11 to  8

​Sorry, Due to adult theme content and for comfort of other clients, no one under 10 is allowed in the store



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Stages of Wound Healing

A piercing will follow a normal and predictable progression from a new wound to a healed piercing.  During this time the flesh tunnel or fistula that was made during the piercing and into which the jewelry was inserted will form, heal and toughen or mature.
The normal stages of healing are; first Inflammation, then epithelialization and angiogenesis and then the maturation stage.  These stages are not separate but overlap slightly and may be happening at the same time.

Inflammation is the body's response to harmful stimuli such as damaged cells caused by the piercing.  After the initial piercing chemicals are released from the damaged tissue cells triggering the inflammatory response. The body uses inflammation to protect the piercing and initiate the healing process in the tissue. The piercing may be swollen, red and tender.  This is all good and normal.

Epitheliazation and Angiogenesis 

(also known as the proliferative phase)
Epitheliazation is the next step in the healing process. This occurs when the body creates new epithelium (or new skin) after laying down new basal cells.  The epithelial cells start to grow from the edges of the piercing inward and eventually grow together and mature completely lining the piercing forming the fistula.  You may notice a "scab" growing over the wound during this process.  Leave this intact, it protects the piercing.
Angiogenesis is the process in which the growth of new blood vessels occurs from pre-existing blood vessels.  These new blood vessels are fragile and this is why new piercings sometimes start to bleed after a seemingly perfect healing experience.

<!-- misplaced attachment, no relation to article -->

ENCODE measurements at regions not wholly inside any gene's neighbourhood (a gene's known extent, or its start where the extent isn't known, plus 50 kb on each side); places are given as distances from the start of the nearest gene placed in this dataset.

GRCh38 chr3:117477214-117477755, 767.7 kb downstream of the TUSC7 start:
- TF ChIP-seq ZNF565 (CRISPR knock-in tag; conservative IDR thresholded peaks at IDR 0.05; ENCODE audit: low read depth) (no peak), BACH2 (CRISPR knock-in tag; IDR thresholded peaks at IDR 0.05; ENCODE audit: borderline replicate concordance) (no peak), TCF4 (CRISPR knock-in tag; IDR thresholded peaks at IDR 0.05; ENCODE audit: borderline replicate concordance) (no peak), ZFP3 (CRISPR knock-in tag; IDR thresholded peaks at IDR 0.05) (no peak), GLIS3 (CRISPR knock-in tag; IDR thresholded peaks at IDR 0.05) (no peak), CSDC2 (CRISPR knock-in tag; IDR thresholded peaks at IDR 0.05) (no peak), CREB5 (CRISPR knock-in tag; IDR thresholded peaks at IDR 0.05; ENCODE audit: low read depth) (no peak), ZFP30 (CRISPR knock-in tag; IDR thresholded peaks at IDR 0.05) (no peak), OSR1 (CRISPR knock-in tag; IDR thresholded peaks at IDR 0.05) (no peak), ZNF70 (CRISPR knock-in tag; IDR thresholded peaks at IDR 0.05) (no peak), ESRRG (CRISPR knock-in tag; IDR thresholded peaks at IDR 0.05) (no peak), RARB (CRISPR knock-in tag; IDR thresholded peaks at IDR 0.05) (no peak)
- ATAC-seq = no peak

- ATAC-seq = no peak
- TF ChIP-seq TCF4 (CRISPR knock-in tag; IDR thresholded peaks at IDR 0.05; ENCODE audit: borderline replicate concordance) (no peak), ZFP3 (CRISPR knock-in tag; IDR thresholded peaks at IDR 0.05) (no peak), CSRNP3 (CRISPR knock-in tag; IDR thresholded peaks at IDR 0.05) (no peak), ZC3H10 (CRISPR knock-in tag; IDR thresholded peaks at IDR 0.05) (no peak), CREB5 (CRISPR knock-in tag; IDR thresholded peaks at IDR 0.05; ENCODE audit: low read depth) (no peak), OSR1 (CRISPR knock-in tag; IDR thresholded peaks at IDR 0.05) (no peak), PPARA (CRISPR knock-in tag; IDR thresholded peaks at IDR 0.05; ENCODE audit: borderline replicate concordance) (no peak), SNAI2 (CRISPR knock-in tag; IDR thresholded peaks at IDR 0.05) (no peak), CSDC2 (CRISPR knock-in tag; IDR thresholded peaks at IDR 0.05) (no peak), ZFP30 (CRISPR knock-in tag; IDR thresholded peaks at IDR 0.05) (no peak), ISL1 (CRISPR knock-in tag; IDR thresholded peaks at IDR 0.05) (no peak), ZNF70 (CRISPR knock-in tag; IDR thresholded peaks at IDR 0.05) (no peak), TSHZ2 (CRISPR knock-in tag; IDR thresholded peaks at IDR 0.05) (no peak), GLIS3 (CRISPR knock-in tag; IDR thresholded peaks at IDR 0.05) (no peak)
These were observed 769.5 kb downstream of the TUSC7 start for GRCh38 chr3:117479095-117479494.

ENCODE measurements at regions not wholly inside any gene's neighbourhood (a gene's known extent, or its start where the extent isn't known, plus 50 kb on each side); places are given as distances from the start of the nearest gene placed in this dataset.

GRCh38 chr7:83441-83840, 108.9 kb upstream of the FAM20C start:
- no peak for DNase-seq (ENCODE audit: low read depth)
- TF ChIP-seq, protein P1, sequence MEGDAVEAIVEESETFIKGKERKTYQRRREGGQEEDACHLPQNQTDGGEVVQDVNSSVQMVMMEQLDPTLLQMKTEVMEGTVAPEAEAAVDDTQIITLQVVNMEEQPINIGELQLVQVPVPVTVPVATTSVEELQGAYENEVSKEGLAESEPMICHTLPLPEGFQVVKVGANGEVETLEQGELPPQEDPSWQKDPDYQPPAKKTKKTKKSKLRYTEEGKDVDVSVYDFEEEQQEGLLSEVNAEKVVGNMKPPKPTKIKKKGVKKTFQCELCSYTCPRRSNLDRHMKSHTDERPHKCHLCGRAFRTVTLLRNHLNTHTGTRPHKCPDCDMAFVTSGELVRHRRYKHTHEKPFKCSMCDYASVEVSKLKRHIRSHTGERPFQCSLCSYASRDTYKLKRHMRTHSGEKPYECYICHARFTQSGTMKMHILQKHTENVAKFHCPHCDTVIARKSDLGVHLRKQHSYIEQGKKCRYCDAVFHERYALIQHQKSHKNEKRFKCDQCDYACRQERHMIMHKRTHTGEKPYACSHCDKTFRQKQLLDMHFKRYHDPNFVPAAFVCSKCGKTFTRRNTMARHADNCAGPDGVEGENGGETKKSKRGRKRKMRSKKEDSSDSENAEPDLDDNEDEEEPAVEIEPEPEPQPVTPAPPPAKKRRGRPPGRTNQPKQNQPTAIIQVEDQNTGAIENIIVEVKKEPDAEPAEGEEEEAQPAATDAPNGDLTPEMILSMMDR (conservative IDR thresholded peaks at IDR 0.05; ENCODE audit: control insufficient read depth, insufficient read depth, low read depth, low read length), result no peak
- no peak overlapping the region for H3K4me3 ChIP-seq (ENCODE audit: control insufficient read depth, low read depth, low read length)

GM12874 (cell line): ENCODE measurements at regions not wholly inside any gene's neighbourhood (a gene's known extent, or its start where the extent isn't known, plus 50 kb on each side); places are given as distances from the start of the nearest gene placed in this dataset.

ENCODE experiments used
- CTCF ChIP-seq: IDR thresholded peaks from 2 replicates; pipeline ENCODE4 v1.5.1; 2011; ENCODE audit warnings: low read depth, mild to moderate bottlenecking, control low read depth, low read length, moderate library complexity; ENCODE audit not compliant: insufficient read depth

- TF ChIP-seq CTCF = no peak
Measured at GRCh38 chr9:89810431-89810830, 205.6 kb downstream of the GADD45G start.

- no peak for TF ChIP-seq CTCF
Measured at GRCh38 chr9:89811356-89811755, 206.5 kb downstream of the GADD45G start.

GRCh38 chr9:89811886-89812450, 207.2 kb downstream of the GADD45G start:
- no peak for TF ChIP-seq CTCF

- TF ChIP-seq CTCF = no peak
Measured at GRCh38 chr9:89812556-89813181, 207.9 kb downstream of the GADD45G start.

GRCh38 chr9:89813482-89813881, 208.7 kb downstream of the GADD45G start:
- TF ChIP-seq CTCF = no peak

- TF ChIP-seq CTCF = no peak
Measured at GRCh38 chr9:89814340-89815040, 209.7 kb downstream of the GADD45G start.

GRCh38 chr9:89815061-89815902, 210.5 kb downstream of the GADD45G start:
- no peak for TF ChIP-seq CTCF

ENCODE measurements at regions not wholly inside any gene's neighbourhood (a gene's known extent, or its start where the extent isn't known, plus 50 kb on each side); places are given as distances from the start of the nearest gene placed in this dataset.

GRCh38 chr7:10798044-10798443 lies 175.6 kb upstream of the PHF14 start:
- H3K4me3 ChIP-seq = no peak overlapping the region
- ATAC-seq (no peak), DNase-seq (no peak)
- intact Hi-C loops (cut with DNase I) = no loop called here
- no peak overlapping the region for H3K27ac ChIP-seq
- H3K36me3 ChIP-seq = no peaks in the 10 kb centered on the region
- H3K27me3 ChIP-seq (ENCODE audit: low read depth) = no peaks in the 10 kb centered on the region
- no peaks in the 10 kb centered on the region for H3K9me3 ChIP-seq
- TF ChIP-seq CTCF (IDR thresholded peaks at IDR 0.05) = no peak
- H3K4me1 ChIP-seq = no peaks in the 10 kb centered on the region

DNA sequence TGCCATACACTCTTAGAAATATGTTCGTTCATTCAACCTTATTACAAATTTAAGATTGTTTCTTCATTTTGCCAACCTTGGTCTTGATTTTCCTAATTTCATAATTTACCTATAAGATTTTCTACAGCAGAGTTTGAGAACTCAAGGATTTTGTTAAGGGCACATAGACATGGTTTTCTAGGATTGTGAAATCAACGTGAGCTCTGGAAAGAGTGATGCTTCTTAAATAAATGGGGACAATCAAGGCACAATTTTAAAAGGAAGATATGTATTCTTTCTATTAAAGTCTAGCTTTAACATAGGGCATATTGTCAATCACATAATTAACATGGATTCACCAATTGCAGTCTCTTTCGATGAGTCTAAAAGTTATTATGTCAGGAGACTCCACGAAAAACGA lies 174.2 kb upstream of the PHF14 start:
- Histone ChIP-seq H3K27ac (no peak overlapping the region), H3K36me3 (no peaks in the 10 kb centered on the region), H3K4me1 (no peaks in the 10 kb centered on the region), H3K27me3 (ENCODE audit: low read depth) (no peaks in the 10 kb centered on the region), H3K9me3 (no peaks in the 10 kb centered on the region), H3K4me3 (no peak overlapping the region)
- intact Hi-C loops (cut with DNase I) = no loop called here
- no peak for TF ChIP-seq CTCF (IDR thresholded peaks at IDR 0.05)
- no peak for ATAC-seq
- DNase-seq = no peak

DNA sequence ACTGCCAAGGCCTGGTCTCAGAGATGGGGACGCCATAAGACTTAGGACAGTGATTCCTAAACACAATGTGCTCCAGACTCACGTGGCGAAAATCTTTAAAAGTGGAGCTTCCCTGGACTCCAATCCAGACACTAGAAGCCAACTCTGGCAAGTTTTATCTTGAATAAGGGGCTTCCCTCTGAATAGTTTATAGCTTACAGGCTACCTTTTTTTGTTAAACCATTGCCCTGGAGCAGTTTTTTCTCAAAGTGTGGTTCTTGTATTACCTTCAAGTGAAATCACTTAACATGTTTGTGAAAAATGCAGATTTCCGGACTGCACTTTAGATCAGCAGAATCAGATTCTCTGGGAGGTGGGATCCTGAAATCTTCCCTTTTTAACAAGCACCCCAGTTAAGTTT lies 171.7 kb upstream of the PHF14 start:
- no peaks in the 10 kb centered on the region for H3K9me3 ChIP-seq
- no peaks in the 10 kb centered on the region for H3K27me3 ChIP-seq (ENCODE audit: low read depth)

The last phase in the wound healing process is the maturation or remodeling of new skin cells. Usually when this process occurs, the wound will be completely healed, but with a piercing that has jewelry in it, it may take longer than a normal wound to toughen up and may even revert to an earlier stage of healing if traumatized.   Some piercings take several months to toughen up and be truly healed.  A good sign of a healed piercing is that it is no longer red or tender and no longer has crust forming secretions,  The edges will be smooth and not ragged.  Because of the nature of piercings, being a hole in your body, there will always be exudate present that is made up of cellular waste and keratin, it protects and lubricates and is malodorous (smells bad).
Since there are so many different types of piercings and many different degrees of trauma involved, the rate in which a piercing heals varies. Appropriate aftercare is extremely important for the body to heal itself naturally. Make sure you are properly caring for your piercing until the wound has completely healed. Keep the piercing clean and protect it from injury. If you have a wound that is not healing properly, consult your piercer first because they can give you advice on what steps are needed in order to speed the healing process.